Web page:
(2) Moguls were motivated by the opportunity to earn cash rewards, as shown by data illustrating the sharp difference in package purchasing patterns of Moguls and non-Moguls, and by the fact that BurnLounge’s sales plummeted after the Mogul program was enjoined.

After the parties entered into a stipulated preliminary injunction in July 2007 that stopped BurnLounge from offering the ability to earn cash rewards, BurnLounge’s revenues plummeted.

BurnLounge still offered packages, but its revenues decreased from $476,516 in June 2007 to $10,880 in August 2007.

Basically once the recruitment party was over, the sale of products and services within BurnLounge “plummeted”, revealing a complete lack of sales activity outside of the business opportunity.

Had BurnLounge affiliates of been selling products and services to a significant number of retail customers, they’d have been able to make the argument that retail activity was alive and well within the company.

On the topic of motivation, while BurnLounge’s music packages were available to non-participants (retail), it should be noted that

96.8% of the participants who bought packages became Moguls, which is strong evidence that package purchases were motivated by the opportunity to earn cash.

In the age of digital products and services, one of the recurring arguments I see raised against claims of recruitment-driven commissions being paid out, is that “we only pay commissions on the sale of products and services”.

Here, we can clearly see that that is not enough. Why people are buying these products and services matters.

There’s no clear-cut benchmark for this, but I like to use a 50% ratio. If  around 50% of your product and/or service revenue is not coming from non-participants (retail), then you’re likely operating an effective pyramid scheme.

Here I’ll also emphasize the point that there’s nothing inherently wrong with affiliates purchasing products (which is one of the common misconceptions that take root when one raises objections to the “we only pay commissions on the sale of products” argument). The problem arises, as was the case in BurnLounge, when this makes up the majority of your sales revenue.

96% of the product and service packages BurnLounge sold was to affiliates, and this in turn made up 92.6% of the company’s total revenue. That is primarily what they were busted on and it should not be confused with questions of whether or not affiliates can purchase products and/or services (internal consumption).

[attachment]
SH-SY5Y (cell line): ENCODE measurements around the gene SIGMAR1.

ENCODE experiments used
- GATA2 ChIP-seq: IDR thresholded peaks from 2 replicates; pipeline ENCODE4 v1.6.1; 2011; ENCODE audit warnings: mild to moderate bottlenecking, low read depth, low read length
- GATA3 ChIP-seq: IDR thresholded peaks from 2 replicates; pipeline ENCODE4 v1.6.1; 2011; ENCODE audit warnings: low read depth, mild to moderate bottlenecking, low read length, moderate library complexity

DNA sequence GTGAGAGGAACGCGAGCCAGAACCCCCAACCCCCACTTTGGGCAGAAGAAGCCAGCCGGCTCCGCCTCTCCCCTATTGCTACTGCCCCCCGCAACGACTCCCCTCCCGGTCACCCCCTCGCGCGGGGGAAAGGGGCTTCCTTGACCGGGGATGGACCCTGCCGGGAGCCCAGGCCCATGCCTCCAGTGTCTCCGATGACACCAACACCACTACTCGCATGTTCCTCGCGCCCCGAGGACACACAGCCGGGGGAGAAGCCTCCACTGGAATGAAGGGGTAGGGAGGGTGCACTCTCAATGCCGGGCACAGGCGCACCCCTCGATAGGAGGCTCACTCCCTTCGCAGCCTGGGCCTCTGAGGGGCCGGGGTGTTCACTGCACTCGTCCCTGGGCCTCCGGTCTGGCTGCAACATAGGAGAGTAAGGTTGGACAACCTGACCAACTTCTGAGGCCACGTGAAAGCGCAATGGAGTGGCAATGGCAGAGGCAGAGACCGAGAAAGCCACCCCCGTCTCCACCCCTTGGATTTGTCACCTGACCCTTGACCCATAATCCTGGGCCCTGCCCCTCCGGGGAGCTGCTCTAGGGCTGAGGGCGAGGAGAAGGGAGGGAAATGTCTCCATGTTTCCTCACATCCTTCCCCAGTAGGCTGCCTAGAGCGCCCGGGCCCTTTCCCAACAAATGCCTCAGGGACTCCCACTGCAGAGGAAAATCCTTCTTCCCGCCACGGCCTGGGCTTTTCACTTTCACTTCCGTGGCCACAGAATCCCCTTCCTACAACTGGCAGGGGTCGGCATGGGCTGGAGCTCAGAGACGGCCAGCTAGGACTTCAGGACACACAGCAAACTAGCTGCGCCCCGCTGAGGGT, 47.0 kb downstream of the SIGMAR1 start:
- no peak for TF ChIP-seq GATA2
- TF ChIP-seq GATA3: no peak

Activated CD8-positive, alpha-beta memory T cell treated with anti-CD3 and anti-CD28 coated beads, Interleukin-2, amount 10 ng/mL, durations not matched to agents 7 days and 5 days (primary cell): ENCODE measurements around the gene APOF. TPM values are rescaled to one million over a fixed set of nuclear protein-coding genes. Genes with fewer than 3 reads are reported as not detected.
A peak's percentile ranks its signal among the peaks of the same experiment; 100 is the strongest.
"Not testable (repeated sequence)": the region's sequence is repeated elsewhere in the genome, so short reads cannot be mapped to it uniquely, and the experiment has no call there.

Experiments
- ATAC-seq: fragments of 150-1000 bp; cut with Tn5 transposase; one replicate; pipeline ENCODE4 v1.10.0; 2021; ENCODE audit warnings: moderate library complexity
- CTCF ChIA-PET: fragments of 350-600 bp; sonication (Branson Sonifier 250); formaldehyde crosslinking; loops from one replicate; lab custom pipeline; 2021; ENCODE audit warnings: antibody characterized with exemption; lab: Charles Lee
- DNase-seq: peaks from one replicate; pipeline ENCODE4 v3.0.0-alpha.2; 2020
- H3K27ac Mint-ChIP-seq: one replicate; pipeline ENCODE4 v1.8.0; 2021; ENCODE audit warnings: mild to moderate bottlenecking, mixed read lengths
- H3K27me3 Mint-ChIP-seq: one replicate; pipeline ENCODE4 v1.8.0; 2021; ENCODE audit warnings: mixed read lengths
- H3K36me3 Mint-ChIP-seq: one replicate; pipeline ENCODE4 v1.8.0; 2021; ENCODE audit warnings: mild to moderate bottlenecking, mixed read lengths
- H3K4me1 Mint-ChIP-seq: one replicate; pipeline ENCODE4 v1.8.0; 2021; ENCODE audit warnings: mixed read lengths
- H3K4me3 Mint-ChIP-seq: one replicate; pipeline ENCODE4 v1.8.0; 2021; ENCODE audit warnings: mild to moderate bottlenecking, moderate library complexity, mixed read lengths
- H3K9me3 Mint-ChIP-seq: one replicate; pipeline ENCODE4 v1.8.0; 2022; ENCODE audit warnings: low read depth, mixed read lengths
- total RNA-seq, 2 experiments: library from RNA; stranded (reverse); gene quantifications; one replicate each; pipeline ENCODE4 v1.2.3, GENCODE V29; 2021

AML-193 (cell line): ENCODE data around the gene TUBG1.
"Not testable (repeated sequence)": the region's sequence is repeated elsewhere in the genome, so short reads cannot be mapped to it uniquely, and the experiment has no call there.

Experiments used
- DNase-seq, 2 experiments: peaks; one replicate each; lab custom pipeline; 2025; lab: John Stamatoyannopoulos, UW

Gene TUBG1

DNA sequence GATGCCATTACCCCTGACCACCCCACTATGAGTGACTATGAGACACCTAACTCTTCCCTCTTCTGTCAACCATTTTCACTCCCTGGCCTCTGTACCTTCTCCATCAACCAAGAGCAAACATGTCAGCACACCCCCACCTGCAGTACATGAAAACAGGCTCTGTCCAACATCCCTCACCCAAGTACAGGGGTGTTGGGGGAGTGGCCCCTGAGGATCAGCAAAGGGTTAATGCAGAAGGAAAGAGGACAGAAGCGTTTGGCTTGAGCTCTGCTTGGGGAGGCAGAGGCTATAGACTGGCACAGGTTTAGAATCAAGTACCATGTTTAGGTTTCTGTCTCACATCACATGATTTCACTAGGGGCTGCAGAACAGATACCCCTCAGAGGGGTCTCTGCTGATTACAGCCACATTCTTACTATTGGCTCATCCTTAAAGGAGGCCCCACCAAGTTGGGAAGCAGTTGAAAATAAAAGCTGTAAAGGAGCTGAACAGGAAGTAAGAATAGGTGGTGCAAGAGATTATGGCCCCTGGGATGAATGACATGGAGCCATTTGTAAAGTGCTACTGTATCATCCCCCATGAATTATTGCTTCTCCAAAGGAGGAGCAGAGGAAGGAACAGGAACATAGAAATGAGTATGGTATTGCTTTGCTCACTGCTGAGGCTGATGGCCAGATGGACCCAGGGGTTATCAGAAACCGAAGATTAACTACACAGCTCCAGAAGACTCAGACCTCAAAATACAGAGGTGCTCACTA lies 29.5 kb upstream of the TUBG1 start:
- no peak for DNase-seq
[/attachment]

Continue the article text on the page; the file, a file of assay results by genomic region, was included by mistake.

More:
Again, internal consumption is fine, but the majority of revenue coming from internal consumption by newly recruited affiliates is likely evidence of pyramid scheme.

Recurring internal consumption, based around the purchase of products and/or services for example, would be fine (provided of course an affiliate was not simply purchasing product each month to qualify for commissions).

You can’t make the argument that an ongoing purchase of product by affiliates has anything to do with recruitment commissions if they’re not recruiting. And of course the “value of the product” is also then a much easier reason to swallow as opposed to income motivation.

BurnLounge themselves tried to use the “but we have products!” argument, asserting that the FTC

to show that the scheme provides “the right to receive in return for recruiting other participants into the program rewards which are unrelated to sale of the product to ultimate users.”

That argument (which is still commonly deployed today by MLM affiliates), got shot down.

Reading “completely” into the test would be inconsistent with the outcome in Omnitrition. See id. at 782 (holding Omnitrition was likely a pyramid scheme because of its recruitment focus, notwithstanding the fact that Omnitrition made some retail sales).

Courts applying the Koscot/Omnitrition test have consistently found MLM businesses to be illegal pyramids where their focus was on recruitment and where rewards were paid in exchange for recruiting others, rather than simply selling products.

BurnLounge participants joined the scheme by buying packages, which included a BurnPage and merchandise. Participants earned rewards by recruiting others to join the scheme, i.e., by recruiting new participants to buy packages.

In each of these scenarios, the participants sold something (inventory or packages), but the rewards the participants received in return were largely for recruitment, not for product sales.